We tour the old harbour and look at the two whaling boats of Hvalur hf, the only company involved in Icelandic fin whaling. Docked in front of several whale watching vessels, what a sweet irony! We take photos after photos, with the goal in mind of sharing our experience with others and engaging with the next volunteers.
In the evening, most of us fly north to Akureyri for tomorrow’s Whale Day celebrations. During the one-hour drive between Akureyri airport and our first stop, Husavik, I am amazed at the scenery: small rivers surrounded by wide green spaces that lay below high dark mountains with a dome of snow. I did not know much about Iceland before coming and did not expect to see that much greenery. The incredible view is enhanced by a warm sunlight that pierces through the rainy clouds even though it is past 11pm: on Summer solstice, the sun does not set at all in Husavik.
We spend the morning at the Húsavík Whale Museum with museum director Eva Björk Káradóttir, scientists, and whale experts. In honor of Whale Day, the museum is free and visitors slowly begin to arrive. The Húsavík Whale Museum is a very different atmosphere compared to the Whales of Iceland museum. While the latter had this enchanting atmosphere with the life-size models, the former presents real whale skeletons from an extensive variety of specimen, including the blue whale who stranded on an Icelandic beach in 2010. Through posters, infographics, photos and videos, the museum describes the history of whaling in Iceland and its impact on whales.
After meeting with Icelandic and international researchers, we drive back to Akureyri where another highlight of the trip awaits us: a whale watching tour. Due to the lack of time, we do not go on the traditional vessel but on speedboat instead. With full body suits, masks, and gloves to protect us from the cold, we are ready!
We ride within the magnificent Eyjafjörður fjord, under a beautiful sun, jumping off the waves of the dream blue waters. My mind goes off somewhere else as I try to take in as much of the landscape in my memory – downside of this kind of boat is you need to hold on most of the time, which means less photos to take.
Suddenly, a humpback whale swims right below the surface a dozen meters away from us. We slow down and carefully get closer . A second one appears and dives, offering us an iconic tail splashing. Soon there are about five whales swimming in a 50-meter circle around us. Our guide recognizes the whales by their unique markings and tail shapes, and tells us each of their names. An hour later, it is time to ride back to port; reality catches up with us…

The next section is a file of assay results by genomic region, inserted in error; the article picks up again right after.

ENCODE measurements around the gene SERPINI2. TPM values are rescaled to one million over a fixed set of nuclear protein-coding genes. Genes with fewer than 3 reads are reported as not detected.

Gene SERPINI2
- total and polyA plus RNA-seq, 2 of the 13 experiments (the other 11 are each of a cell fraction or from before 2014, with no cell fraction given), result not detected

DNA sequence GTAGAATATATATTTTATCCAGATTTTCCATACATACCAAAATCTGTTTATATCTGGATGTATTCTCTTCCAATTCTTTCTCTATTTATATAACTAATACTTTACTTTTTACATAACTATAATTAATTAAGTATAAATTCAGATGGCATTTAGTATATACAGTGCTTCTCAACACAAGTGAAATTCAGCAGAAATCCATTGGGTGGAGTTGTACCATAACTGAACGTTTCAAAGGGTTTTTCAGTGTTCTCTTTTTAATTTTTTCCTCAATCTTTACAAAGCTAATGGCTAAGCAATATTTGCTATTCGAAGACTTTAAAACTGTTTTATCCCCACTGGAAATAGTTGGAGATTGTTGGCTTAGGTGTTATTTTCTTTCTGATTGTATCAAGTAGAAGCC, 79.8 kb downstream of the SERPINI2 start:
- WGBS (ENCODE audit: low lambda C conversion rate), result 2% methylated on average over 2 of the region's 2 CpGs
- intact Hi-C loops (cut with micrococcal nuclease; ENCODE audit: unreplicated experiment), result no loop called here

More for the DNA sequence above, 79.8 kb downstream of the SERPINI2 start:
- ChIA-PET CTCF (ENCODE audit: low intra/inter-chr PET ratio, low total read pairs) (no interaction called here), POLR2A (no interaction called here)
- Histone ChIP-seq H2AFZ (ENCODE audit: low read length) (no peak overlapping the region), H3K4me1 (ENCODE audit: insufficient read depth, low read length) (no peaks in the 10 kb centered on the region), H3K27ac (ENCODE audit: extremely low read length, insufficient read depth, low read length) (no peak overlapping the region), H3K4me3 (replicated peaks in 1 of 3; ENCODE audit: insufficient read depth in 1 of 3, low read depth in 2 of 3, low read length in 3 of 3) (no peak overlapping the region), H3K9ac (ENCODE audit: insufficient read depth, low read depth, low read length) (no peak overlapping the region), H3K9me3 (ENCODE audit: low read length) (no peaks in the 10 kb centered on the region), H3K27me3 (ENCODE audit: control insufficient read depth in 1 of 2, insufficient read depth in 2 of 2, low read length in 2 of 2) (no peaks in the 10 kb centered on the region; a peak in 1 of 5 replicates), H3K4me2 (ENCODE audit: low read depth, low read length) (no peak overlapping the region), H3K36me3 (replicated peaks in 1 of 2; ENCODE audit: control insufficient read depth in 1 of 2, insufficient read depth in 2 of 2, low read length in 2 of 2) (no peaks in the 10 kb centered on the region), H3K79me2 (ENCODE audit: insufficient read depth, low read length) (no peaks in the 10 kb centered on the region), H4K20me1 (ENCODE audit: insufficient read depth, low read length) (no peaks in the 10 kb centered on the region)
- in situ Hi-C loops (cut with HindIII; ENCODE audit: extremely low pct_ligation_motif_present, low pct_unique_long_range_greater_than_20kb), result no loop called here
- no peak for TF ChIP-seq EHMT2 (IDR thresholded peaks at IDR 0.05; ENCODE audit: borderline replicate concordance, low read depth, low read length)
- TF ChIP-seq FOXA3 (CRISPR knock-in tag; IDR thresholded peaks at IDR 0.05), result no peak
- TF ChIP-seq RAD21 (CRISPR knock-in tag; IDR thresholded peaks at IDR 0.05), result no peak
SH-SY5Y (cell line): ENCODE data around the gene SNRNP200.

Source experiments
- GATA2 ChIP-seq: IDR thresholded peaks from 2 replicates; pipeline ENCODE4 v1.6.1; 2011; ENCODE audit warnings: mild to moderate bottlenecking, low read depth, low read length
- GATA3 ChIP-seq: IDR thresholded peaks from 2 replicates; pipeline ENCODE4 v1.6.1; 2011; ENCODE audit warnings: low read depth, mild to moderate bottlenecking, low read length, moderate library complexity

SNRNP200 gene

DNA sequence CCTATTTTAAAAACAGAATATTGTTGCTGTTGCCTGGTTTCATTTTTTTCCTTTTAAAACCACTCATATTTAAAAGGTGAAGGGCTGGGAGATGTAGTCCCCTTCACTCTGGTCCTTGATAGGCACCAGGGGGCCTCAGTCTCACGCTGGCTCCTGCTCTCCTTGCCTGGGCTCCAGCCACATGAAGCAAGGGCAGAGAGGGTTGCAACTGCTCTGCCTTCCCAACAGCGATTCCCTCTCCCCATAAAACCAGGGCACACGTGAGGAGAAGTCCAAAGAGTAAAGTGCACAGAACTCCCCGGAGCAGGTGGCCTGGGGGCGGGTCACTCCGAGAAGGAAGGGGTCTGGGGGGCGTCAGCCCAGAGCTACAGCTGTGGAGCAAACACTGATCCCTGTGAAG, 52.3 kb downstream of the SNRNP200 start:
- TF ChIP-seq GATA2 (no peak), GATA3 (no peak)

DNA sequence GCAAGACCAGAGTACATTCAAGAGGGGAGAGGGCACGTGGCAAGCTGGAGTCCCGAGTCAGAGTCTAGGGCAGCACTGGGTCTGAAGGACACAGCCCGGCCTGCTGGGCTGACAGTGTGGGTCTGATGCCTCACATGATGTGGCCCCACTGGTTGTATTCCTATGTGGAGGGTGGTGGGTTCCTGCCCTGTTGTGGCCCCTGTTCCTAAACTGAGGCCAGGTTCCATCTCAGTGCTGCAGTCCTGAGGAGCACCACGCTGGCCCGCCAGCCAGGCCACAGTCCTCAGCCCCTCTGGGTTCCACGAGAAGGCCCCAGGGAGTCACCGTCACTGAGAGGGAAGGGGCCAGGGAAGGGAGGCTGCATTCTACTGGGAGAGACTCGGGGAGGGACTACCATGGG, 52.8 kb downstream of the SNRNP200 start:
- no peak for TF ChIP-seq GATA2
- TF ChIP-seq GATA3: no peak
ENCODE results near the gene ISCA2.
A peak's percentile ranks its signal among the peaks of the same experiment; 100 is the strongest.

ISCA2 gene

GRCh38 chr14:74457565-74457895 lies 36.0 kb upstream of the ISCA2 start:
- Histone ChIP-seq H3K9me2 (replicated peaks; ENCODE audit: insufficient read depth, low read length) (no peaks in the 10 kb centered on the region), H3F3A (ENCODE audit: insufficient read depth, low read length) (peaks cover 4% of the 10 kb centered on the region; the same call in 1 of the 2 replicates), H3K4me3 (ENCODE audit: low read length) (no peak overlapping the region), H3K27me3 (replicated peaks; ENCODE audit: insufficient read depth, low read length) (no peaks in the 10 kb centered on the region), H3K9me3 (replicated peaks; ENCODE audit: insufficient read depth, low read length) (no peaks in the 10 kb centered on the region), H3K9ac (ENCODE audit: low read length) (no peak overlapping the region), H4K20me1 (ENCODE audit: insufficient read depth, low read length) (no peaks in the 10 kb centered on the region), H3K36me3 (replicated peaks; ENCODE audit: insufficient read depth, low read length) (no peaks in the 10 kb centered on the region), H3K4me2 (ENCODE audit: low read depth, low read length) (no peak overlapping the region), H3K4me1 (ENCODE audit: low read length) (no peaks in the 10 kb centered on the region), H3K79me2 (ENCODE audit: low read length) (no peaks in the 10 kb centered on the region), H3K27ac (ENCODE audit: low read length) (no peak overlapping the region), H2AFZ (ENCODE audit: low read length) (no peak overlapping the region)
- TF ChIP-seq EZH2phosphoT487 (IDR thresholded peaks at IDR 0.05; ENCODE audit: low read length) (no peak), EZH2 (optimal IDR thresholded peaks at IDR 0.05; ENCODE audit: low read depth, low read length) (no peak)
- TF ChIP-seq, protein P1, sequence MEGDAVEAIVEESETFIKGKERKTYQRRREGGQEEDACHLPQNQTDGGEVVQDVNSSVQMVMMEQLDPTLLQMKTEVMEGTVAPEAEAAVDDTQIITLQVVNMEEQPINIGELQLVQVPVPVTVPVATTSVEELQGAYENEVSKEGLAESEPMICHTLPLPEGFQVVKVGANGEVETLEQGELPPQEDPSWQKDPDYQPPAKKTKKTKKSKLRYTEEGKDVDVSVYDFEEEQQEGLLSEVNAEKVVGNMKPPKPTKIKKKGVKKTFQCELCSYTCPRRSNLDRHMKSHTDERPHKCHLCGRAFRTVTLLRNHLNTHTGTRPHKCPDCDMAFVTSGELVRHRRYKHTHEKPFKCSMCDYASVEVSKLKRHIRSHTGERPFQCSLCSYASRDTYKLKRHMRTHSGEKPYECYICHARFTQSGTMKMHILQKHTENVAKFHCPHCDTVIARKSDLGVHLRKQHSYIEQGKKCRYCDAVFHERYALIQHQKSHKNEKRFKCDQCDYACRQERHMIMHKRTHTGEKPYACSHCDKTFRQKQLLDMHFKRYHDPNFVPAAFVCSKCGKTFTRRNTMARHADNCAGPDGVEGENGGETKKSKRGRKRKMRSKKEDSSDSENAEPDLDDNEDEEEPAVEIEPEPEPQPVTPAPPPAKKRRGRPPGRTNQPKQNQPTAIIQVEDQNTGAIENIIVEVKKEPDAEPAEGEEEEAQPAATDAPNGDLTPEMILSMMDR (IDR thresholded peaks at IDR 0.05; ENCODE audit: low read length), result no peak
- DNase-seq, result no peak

We finally drive to the villages of Hauganes and Dalvik where we meet IFAW’s whale watching partners who also organized different activities for tourists in celebration of Whale Day. They are proud to show the new IFAW logo present in the office, but they primarily appreciate us coming up north, as they feared all eyes would be solely on Reykjavik. Investing time and energy in these crucial relationships in the field is a key component of IFAW’s work and often is what can make the difference between the success and the failure of a whole project. Giving a sense of ownership to those who do the daily work and will continue to do so for the decades to come is key. We fly back to Reykjavik, meet with the rest of the team to hear about the activities they supervised, and then pack our bags for the return home in the early morning.
Whales in Iceland are safe this year, thanks to everyone’s efforts, dedication, and support — but the future remains uncertain. Our work can’t stop. And neither can your support. We’ll continue to campaign for whale protections and promote sustainable alternatives to whaling and whale meat consumption. With the help of tourists and people like you, we can save Iceland’s whales and create a world where we thrive alongside marine mammals.
- Benjamin Wiacek, EU Communications Manager
Commercial Whaling Opposition - IcelandAfter 14 years, Iceland decided to resume whaling activities